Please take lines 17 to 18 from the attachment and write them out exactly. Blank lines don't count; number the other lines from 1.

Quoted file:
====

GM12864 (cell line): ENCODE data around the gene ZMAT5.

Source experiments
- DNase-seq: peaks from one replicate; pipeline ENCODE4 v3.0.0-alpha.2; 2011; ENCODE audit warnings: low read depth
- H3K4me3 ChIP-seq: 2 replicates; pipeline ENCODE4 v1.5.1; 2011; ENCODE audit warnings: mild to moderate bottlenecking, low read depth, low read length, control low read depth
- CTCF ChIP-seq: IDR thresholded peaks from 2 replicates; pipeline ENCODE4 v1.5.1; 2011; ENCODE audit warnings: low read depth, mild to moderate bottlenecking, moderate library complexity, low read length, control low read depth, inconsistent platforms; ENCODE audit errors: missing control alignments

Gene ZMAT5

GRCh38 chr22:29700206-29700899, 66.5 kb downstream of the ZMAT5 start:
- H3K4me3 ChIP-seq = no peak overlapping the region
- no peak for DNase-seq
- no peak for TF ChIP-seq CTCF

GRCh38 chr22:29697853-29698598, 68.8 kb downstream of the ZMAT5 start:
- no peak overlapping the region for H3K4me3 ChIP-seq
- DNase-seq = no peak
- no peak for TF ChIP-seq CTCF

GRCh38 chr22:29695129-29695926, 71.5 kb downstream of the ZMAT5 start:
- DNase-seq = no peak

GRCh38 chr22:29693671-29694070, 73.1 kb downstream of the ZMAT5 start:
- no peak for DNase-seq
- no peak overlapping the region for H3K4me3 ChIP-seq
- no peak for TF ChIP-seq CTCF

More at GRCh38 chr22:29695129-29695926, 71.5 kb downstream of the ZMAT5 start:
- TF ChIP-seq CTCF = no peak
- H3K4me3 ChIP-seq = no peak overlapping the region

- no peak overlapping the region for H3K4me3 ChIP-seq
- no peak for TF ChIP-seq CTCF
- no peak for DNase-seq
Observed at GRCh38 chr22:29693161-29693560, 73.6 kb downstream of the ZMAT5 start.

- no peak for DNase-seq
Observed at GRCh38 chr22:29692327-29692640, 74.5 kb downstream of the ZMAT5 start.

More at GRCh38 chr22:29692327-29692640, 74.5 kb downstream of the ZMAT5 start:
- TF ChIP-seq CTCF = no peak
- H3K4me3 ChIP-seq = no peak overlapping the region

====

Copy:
GRCh38 chr22:29693671-29694070, 73.1 kb downstream of the ZMAT5 start:
- no peak for DNase-seq